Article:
Tuesday, September 7, 2010

Nike+: Barefoot-Friendly (Finally!)

A while back, after reading Wired's feature article about the Nike+ system, I got curious. I'm no stat junkie, but the prospect of being able to easily log all my running data -- times, mileage, maps -- using an iPod and an Internet connection appealed to the gadget enthusiast in me.

Unfortunately, I quickly discovered that Nike+ requires users to purchase a tiny, proprietary sensor under the cushioned insert of compatible Nike running shoes. And as a convert to Vibram FiveFingers and barefoot running, there was no way I was going to buy a pair of running shoes -- not even the pseudo-minimalist Nike Frees.

But at long last, Apple and Nike have ditched the sensor:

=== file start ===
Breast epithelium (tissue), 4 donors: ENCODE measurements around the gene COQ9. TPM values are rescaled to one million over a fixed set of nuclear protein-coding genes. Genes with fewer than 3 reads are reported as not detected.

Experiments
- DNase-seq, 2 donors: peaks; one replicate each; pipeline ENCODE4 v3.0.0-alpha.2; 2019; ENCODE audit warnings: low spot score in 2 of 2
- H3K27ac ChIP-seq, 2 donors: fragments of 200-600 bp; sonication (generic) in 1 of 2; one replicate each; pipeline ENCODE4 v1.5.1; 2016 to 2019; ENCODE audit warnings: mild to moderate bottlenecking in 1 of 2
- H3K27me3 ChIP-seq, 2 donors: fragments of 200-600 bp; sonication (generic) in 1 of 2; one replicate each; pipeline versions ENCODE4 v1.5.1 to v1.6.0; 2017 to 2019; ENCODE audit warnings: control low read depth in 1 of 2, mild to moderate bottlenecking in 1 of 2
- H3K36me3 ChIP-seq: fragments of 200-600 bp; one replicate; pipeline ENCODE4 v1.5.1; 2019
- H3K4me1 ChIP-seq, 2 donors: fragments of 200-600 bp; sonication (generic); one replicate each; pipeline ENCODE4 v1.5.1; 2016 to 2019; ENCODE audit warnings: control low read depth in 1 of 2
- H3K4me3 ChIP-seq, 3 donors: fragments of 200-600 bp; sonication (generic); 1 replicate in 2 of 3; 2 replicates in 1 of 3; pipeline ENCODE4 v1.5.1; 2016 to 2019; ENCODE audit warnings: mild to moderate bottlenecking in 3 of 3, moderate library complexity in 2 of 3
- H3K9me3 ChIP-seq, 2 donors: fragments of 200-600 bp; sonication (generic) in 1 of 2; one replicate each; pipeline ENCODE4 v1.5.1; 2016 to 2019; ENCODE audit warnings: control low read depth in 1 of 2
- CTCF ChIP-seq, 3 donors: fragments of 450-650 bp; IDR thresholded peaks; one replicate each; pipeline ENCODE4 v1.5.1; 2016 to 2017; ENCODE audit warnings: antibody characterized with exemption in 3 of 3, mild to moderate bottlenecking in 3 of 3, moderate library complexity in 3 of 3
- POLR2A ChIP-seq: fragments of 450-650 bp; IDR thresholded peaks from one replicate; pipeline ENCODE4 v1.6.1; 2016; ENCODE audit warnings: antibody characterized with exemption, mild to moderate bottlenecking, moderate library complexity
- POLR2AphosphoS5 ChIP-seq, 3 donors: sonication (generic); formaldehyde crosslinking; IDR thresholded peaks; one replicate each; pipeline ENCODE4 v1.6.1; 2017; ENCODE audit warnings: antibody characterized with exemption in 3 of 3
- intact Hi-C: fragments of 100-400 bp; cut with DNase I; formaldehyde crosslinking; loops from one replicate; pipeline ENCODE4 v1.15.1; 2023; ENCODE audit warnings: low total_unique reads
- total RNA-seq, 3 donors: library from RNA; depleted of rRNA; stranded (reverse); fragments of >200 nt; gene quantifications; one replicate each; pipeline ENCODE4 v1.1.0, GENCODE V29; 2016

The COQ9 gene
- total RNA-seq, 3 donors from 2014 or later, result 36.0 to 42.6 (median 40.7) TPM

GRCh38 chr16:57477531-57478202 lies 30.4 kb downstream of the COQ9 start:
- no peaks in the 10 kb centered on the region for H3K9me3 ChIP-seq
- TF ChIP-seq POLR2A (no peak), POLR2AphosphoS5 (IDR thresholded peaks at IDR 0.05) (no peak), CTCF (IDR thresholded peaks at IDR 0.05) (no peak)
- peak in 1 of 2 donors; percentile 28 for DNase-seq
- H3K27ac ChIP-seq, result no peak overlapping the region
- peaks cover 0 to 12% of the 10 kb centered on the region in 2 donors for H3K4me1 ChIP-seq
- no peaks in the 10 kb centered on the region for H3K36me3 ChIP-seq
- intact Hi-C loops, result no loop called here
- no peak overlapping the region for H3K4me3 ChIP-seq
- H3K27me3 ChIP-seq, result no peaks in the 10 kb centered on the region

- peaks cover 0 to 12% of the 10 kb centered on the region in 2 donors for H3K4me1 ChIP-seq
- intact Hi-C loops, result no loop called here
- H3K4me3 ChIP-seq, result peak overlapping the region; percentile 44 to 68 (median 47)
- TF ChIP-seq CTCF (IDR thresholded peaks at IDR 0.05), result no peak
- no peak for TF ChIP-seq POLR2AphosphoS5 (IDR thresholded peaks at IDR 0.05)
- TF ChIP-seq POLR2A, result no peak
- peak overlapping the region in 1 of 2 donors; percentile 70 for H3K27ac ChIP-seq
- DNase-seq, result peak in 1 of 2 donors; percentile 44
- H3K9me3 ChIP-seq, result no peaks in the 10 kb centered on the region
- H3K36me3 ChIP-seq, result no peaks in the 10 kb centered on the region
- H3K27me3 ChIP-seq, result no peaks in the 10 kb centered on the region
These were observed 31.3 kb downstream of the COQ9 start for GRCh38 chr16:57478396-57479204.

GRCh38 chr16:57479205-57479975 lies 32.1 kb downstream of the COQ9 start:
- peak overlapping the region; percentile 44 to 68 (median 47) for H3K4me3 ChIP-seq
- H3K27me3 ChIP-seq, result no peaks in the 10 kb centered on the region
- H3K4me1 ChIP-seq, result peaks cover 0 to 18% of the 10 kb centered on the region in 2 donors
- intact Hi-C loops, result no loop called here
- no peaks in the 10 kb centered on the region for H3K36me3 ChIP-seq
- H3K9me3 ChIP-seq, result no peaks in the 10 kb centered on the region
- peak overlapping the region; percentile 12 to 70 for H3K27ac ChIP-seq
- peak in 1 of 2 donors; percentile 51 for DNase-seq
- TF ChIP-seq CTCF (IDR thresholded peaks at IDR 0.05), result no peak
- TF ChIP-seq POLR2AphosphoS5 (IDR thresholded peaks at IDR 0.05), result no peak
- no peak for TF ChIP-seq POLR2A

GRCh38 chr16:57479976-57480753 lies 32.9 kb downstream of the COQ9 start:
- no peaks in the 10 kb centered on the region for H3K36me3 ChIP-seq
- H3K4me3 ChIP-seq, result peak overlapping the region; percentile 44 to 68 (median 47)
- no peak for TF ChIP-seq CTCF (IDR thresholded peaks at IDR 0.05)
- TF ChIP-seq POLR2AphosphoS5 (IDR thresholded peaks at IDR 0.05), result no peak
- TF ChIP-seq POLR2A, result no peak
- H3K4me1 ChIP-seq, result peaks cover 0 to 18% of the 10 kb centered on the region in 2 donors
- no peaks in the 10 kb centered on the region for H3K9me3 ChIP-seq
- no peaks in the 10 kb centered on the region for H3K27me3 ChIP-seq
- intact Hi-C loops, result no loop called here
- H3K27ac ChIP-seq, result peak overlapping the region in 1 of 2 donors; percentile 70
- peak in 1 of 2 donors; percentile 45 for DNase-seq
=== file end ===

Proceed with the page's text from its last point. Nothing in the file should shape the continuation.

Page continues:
[I]t just became obsolete: Nike has all but replaced it with software. Available now in the App Store, the big change in Nike+ GPS is right there in its name. The new app uses the GPS radio in compatible iDevices to track your runs and plot them on a map, and also uses the accelerometer in the iPhone to record your pace. Because it uses the accelerometer to track your steps, it also works with the iPod Touch, although no maps will be displayed as you run. You could even use it on the iPad, although you’d look pretty stupid.
The reviews have been generally positive -- and it only costs $1.99, which is several hundred dollars cheaper than the Garmin Forerunner I bought (and rarely use). If you're a runner with a compatible iPod or iPhone, get thee to the App Store.